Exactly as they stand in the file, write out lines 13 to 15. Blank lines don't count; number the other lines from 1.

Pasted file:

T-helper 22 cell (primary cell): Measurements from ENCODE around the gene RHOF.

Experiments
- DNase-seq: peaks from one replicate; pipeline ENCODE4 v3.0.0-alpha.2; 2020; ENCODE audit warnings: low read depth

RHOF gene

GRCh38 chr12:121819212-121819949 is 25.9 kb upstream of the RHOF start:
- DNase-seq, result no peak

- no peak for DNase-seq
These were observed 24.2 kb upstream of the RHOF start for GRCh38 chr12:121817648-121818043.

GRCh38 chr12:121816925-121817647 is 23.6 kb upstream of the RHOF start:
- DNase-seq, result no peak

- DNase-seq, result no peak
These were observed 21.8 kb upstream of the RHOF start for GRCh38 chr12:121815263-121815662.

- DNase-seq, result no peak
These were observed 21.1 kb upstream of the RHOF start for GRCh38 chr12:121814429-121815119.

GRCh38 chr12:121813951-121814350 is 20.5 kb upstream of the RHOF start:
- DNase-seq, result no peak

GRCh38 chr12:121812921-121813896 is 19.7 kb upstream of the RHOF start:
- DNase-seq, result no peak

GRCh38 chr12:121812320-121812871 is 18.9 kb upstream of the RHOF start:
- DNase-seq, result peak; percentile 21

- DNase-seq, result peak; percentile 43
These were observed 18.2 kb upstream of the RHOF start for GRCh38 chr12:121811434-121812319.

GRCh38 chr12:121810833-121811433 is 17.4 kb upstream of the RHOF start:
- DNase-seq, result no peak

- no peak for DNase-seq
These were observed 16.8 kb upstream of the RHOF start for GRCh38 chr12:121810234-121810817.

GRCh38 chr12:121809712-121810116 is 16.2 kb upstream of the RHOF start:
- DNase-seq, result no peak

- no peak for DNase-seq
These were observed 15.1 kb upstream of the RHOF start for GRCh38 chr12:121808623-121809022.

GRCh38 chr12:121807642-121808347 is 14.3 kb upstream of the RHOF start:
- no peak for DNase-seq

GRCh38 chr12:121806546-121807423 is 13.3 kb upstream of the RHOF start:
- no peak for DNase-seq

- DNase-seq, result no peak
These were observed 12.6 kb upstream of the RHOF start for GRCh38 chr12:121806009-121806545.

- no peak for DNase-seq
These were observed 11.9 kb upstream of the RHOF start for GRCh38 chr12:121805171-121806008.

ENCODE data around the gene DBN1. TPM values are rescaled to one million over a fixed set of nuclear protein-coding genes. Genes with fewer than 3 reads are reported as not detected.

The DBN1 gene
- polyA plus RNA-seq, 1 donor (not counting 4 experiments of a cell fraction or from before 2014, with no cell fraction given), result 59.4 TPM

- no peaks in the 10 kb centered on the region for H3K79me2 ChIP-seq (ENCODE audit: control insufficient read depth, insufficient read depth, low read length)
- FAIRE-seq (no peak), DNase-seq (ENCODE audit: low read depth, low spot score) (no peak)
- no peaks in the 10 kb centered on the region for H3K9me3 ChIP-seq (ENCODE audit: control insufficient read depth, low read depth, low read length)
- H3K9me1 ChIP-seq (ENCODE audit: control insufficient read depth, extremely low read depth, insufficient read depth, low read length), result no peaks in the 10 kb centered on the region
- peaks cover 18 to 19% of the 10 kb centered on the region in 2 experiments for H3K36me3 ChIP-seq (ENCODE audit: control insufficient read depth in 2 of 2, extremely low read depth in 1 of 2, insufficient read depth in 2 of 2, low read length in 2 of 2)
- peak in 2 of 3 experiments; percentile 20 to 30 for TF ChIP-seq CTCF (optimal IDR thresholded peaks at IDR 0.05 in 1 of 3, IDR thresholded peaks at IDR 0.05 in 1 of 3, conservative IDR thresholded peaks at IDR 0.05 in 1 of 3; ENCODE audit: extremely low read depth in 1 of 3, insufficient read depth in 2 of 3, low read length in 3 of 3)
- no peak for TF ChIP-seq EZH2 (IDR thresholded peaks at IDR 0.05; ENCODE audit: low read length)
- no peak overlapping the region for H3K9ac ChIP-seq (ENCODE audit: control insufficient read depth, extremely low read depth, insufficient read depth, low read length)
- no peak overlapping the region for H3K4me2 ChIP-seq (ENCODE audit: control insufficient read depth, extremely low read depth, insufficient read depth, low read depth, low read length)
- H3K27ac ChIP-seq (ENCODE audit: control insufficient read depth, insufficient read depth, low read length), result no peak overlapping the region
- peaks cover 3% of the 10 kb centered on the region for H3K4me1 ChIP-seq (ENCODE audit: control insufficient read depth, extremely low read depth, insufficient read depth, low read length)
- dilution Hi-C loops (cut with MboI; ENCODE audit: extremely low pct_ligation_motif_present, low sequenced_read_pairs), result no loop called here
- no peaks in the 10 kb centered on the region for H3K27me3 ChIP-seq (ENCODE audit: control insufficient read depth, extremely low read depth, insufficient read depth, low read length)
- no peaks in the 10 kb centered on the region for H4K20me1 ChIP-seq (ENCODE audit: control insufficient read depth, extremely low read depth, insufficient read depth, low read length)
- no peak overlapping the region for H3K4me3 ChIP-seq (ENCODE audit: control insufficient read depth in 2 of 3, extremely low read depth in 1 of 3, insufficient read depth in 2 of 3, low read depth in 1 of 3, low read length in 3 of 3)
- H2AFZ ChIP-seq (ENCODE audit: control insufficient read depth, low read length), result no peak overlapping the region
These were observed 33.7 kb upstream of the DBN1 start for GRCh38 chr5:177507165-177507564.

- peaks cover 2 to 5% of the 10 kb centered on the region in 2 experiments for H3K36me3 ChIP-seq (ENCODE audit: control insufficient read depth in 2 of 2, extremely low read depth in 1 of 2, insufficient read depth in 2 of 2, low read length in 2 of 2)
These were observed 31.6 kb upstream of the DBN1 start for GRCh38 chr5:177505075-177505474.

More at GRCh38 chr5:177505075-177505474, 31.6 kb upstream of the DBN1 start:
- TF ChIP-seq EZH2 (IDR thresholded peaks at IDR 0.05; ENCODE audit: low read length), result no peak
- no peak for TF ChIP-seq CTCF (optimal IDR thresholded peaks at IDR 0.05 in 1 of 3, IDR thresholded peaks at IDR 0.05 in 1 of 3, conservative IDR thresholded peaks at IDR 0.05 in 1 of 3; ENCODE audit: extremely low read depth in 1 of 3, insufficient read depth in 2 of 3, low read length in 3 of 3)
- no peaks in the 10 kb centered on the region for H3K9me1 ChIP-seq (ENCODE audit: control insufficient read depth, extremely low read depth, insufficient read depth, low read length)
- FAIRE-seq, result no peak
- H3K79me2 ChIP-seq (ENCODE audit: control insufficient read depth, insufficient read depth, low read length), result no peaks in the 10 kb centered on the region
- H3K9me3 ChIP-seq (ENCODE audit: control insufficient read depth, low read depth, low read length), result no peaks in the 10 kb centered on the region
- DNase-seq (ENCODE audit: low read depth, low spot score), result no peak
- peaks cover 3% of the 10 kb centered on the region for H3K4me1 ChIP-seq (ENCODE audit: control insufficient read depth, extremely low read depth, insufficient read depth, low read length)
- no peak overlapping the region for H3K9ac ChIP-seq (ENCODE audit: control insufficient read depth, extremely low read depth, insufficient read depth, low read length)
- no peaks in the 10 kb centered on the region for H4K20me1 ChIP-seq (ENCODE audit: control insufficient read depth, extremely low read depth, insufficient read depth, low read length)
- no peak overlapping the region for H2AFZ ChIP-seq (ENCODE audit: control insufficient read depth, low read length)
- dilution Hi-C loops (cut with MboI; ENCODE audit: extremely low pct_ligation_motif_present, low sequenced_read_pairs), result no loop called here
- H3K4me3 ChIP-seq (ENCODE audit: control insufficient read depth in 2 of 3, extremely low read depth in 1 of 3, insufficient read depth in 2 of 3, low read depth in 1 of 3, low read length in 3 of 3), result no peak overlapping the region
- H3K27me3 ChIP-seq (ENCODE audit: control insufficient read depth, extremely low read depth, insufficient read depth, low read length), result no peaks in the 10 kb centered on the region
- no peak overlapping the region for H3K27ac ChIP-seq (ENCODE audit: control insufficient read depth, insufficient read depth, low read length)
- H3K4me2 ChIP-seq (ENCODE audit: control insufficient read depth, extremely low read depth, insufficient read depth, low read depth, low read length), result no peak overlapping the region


- DNase-seq, result no peak
These were observed 21.1 kb upstream of the RHOF start for GRCh38 chr12:121814429-121815119.

GRCh38 chr12:121813951-121814350 is 20.5 kb upstream of the RHOF start: